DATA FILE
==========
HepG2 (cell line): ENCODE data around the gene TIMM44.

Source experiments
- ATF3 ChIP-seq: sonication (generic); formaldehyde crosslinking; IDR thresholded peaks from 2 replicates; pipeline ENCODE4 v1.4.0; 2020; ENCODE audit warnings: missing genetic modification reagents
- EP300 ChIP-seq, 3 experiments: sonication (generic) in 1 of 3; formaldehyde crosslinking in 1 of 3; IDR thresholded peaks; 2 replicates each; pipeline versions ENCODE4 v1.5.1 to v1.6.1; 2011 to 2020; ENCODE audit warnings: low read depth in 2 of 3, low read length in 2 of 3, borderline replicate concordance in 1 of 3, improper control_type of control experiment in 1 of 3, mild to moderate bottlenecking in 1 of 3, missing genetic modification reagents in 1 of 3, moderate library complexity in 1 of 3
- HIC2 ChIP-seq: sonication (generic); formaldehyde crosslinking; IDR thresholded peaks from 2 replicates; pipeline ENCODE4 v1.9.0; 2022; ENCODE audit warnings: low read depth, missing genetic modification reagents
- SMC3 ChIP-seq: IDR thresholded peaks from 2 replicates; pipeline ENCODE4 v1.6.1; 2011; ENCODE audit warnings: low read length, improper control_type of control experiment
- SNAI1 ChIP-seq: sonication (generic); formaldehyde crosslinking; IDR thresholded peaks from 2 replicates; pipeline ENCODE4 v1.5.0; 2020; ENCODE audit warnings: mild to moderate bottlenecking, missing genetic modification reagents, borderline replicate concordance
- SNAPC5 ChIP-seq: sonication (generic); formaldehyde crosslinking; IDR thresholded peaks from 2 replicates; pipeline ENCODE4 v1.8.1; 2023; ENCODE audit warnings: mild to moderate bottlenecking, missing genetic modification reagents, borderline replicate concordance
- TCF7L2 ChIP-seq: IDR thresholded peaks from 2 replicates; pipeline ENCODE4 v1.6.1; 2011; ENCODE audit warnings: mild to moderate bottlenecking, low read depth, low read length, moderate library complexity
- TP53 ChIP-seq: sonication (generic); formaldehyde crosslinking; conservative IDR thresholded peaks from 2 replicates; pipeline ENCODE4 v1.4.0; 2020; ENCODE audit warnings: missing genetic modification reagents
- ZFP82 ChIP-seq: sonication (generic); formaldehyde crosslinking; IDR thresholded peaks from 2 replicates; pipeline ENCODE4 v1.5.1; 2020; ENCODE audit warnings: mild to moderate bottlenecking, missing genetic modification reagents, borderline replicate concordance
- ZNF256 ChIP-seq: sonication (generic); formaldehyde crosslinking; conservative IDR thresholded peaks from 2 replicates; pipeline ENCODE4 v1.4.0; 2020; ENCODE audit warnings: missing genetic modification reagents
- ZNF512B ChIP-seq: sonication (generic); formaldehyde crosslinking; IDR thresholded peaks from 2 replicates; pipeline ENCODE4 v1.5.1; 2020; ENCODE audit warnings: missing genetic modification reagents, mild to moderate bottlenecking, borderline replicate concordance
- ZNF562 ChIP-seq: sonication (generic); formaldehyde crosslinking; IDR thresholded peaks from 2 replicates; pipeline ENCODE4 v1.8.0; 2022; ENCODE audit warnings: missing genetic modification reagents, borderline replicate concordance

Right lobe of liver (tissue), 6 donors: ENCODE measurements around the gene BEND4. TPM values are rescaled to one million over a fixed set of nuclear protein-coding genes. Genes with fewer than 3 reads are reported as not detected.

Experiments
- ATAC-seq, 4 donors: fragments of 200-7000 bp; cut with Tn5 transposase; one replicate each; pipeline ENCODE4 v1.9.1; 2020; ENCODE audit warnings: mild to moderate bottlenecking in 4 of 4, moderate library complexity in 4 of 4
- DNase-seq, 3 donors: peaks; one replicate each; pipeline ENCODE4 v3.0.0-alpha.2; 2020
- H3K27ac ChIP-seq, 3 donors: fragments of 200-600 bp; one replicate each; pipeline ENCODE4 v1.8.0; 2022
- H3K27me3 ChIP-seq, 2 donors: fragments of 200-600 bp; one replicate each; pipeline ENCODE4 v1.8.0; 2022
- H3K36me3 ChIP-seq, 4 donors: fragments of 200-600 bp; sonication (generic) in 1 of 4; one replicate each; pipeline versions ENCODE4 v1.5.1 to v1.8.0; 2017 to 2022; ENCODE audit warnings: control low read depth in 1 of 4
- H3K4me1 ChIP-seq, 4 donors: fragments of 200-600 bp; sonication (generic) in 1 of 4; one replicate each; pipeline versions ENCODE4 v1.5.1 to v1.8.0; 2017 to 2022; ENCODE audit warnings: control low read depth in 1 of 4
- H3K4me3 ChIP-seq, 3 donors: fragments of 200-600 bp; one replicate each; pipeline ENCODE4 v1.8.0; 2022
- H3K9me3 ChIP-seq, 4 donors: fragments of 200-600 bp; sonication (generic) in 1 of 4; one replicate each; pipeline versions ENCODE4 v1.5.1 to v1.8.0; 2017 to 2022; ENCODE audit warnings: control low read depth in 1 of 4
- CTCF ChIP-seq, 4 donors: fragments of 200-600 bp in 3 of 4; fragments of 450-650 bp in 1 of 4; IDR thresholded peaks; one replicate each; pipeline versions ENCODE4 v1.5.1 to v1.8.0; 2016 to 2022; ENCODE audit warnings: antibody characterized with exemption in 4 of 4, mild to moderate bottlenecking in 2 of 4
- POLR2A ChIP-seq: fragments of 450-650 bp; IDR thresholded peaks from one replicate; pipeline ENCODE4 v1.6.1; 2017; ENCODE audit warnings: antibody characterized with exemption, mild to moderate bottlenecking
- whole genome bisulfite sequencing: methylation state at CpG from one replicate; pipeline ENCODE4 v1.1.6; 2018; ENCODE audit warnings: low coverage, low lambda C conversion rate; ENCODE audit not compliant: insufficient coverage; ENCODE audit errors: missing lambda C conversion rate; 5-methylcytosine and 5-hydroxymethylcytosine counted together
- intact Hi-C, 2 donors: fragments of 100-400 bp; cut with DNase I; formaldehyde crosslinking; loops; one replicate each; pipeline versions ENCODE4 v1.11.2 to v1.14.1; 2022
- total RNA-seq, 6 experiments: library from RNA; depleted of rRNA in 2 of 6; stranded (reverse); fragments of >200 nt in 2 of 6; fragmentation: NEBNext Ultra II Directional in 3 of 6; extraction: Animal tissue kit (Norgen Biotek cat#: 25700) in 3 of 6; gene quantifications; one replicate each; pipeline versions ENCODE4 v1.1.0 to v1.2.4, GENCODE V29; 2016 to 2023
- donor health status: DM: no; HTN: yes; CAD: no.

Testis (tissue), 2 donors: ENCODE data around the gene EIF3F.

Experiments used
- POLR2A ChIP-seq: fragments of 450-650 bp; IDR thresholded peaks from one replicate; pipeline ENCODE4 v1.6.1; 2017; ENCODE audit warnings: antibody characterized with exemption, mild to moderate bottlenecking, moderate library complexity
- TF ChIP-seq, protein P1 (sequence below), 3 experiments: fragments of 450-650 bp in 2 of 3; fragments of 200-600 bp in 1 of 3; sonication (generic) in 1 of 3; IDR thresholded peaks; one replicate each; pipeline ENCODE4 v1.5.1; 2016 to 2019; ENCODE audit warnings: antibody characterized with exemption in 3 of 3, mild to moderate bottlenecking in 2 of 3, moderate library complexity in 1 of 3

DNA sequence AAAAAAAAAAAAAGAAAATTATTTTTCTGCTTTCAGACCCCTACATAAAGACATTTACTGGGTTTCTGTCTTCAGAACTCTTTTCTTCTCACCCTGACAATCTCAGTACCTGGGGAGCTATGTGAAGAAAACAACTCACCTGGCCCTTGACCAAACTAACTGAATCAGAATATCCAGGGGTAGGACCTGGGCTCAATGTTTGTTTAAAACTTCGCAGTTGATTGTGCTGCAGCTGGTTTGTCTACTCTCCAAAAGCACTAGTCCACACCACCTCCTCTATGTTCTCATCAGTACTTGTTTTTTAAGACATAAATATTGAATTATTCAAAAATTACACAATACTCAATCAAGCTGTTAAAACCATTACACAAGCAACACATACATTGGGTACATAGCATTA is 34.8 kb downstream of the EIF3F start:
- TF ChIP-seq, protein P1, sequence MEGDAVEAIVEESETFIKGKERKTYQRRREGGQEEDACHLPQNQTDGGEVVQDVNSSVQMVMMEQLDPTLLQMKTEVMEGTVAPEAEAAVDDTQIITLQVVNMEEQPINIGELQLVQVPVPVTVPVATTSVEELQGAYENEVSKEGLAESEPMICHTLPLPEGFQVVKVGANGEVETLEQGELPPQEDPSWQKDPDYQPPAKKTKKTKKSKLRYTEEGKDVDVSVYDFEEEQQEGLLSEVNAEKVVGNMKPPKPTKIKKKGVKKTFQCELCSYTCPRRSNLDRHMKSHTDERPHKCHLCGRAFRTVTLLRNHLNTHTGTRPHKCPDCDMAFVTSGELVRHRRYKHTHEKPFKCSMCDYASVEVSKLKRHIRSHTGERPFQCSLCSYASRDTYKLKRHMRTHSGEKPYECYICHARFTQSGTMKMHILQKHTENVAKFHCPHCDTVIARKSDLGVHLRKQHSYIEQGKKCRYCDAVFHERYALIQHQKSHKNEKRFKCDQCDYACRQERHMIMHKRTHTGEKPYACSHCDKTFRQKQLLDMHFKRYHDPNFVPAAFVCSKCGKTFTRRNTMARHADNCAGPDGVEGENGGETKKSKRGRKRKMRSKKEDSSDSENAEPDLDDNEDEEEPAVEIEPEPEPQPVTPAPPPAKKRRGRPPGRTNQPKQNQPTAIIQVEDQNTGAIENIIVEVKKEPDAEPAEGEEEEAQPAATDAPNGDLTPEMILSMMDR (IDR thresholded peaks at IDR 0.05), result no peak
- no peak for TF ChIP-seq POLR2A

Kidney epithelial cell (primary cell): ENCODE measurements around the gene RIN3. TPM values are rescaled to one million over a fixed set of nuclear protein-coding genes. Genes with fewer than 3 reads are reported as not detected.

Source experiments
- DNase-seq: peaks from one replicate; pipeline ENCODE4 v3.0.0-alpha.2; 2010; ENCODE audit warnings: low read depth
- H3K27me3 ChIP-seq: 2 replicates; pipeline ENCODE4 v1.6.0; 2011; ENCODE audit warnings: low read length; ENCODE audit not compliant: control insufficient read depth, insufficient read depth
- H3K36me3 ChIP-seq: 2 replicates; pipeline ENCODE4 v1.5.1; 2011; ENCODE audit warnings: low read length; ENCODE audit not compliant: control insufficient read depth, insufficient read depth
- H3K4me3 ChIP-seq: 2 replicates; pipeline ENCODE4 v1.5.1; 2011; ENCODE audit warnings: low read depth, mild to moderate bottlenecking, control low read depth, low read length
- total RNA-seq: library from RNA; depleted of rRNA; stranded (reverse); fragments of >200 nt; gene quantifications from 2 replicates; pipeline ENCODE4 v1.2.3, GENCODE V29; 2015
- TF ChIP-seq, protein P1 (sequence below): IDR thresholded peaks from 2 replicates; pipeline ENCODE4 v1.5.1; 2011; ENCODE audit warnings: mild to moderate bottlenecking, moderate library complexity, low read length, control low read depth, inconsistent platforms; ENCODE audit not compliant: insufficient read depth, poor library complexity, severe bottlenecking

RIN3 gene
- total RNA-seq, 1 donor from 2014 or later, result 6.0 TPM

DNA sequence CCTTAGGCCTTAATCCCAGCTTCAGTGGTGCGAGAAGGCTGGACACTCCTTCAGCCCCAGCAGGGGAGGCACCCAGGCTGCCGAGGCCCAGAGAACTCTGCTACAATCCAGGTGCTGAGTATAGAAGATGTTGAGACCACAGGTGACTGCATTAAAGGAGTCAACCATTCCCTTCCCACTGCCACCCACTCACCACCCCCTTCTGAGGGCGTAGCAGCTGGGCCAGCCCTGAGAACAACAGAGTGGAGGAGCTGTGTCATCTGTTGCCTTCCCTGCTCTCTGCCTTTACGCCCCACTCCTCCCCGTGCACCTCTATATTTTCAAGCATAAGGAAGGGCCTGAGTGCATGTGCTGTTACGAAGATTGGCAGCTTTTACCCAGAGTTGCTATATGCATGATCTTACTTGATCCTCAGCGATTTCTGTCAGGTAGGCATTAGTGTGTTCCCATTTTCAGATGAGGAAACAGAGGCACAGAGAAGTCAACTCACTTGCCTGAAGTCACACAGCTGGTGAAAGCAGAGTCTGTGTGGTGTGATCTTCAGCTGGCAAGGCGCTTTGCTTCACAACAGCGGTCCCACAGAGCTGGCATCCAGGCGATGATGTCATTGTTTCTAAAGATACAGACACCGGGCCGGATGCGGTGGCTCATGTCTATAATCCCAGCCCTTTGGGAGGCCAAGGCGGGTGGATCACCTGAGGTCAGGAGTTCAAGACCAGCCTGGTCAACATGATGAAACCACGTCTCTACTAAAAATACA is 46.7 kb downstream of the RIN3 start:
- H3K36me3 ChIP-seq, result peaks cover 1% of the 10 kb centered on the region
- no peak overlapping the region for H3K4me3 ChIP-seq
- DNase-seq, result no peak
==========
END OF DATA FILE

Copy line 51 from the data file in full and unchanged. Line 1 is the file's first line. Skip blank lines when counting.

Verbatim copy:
- DNase-seq, result no peak